"It's a whole different ballgame at 98 or 99," said Tigers manager Jim Leyland, offering the qualifier all big league players cite. "But I don't care how hard a pitcher throws. If they're not locating it, big league hitters will hit it. They'll hit a bullet."

Softer makes it harder

A slower-paced bullet is another matter. Hitters, pitchers, managers -- anyone in baseball -- understand a sound-barrier-busting fastball is only as good as the off-speed or breaking pitch that is served alongside it.

Zumaya became a shutdown switch in Leyland's bullpen in 2006 not only because he was introducing radar guns to new digits. It was because of a knee-buckling curveball that he could use to paralyze a hitter gearing up for his fastball.

"It's tough, it's hard," Marcus Thames said of hitting against upper-tier fastballs, "but if you don't have a good slider or off-speed pitch to go with it, it's just one pitch, and you (a hitter) can get ready for that.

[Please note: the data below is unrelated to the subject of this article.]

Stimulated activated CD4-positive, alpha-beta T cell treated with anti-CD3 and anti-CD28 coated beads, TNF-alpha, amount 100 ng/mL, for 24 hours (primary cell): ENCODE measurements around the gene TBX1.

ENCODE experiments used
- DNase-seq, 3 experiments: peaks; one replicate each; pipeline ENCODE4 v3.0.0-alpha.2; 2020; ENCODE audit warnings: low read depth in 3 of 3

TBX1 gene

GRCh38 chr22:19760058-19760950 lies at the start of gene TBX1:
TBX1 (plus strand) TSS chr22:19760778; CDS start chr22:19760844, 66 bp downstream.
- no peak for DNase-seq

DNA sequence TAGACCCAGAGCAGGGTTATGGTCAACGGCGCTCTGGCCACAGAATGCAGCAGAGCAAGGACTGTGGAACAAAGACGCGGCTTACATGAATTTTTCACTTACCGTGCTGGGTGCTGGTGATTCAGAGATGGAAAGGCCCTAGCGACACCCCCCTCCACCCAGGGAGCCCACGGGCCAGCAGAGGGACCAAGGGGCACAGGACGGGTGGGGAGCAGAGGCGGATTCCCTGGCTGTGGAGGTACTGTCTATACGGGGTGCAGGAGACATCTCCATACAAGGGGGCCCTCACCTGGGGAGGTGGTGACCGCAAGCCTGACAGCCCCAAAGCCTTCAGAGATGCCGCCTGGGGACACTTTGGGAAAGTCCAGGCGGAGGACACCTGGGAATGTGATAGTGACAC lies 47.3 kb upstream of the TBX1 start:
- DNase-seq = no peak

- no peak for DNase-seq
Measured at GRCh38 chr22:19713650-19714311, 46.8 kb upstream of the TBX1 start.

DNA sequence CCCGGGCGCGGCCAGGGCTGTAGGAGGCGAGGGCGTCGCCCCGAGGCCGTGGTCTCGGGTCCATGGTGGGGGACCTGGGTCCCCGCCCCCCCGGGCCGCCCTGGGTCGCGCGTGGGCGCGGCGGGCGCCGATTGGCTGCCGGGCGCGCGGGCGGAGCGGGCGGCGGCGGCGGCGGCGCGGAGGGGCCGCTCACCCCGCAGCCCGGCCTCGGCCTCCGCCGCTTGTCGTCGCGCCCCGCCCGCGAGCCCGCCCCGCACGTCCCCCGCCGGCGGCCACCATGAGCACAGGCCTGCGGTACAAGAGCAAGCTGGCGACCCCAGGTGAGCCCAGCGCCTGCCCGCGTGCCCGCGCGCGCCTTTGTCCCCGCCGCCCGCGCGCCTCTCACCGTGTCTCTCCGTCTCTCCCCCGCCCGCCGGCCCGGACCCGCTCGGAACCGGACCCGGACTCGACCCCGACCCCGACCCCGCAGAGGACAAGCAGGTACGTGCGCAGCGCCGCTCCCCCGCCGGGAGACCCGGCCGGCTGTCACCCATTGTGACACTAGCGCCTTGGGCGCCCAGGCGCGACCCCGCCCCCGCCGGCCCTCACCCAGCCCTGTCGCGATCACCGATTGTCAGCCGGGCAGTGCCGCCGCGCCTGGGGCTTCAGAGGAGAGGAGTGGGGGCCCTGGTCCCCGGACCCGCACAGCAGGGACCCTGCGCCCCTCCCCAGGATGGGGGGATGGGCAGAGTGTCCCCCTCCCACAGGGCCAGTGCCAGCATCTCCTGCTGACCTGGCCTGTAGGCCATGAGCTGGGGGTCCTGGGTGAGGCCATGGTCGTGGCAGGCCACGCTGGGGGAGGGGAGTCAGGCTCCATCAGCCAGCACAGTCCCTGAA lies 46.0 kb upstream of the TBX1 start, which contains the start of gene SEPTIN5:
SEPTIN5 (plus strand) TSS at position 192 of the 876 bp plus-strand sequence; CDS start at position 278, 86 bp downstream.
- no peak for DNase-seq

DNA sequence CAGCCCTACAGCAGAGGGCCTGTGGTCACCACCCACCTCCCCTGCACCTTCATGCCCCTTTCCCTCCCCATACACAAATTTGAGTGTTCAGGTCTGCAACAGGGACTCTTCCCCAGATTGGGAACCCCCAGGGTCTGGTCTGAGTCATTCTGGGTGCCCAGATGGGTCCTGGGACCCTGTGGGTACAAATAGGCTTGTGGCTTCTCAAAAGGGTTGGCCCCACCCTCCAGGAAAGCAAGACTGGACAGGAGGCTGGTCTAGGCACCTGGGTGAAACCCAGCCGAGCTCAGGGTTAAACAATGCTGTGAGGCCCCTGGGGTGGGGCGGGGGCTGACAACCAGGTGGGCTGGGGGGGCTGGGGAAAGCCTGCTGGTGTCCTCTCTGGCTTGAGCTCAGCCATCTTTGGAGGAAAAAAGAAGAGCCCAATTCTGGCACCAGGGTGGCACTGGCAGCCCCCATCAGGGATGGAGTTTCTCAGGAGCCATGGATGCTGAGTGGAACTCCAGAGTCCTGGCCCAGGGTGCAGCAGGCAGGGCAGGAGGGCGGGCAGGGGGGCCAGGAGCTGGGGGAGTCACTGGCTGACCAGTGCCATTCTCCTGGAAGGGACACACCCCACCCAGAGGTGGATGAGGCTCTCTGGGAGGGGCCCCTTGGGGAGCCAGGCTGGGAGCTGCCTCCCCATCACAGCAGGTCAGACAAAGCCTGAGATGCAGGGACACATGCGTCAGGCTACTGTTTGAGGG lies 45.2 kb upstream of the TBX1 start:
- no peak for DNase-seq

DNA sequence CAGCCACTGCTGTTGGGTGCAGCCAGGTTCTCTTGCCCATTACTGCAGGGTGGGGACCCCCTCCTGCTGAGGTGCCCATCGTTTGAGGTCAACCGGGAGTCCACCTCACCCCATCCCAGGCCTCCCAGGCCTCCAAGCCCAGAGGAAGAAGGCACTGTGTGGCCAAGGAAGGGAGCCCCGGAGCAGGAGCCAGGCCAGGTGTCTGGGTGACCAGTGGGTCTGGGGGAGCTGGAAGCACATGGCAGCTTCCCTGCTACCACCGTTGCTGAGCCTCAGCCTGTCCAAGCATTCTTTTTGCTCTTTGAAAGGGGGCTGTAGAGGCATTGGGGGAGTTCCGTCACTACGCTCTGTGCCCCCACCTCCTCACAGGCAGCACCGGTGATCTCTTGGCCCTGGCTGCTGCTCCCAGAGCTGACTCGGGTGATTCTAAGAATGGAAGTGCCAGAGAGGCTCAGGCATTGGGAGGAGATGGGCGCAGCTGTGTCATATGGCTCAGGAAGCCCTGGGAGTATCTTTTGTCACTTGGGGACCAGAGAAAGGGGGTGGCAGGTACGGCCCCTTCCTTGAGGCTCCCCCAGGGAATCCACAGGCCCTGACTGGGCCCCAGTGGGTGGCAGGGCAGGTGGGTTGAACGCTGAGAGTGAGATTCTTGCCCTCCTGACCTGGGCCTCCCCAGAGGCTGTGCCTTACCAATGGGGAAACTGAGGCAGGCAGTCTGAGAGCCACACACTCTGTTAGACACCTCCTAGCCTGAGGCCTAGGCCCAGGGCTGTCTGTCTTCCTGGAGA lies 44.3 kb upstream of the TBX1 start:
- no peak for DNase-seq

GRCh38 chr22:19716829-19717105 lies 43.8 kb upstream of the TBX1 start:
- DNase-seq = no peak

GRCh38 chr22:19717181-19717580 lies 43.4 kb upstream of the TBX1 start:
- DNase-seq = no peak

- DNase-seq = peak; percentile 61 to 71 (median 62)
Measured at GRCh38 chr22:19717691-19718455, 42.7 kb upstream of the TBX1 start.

"A guy like Jenks (Bobby Jenks, Chicago White Sox closer whose fastball can reach the upper 90s), he has two or three other pitches. A major league pitcher can spot all that stuff."

Tigers catcher Gerald Laird is now catching Zumaya's fastball rather than trying to hit it. During five big league seasons with Texas, Laird says the hardest pitches he ever batted against came from Zumaya.

"You don't see that every day, someone who can throw 6-7 miles per hour over the top guys in the league," Laird remembers of Zumaya pitches he believes hit "103, 104" during a couple of memorable at-bats.

Even catching a pitch that touches triple digits poses its challenges, Laird said.